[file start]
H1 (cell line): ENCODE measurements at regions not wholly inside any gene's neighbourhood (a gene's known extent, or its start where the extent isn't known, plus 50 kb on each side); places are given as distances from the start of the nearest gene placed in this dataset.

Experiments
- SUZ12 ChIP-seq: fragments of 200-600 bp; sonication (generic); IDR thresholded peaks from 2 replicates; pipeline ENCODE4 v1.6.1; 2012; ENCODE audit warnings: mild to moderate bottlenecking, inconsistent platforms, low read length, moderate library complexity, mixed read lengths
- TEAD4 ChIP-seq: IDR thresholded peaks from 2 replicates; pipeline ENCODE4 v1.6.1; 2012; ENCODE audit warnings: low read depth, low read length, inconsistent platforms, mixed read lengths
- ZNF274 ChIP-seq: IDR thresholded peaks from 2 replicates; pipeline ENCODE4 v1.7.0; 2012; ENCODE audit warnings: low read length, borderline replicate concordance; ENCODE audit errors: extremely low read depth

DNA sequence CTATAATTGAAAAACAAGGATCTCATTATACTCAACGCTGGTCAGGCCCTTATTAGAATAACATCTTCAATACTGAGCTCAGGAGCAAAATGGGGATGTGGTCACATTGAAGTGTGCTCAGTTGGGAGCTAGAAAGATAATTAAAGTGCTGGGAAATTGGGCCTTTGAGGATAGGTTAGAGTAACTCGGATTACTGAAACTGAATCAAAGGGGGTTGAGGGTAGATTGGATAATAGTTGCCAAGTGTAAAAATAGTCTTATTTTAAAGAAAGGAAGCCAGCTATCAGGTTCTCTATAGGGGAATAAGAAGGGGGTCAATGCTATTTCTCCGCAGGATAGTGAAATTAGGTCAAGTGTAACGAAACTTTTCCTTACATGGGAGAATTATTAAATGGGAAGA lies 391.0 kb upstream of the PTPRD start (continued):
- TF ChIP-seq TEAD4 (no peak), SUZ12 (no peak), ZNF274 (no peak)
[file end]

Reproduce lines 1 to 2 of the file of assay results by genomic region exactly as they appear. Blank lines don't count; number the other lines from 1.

H1 (cell line): ENCODE measurements at regions not wholly inside any gene's neighbourhood (a gene's known extent, or its start where the extent isn't known, plus 50 kb on each side); places are given as distances from the start of the nearest gene placed in this dataset.

Experiments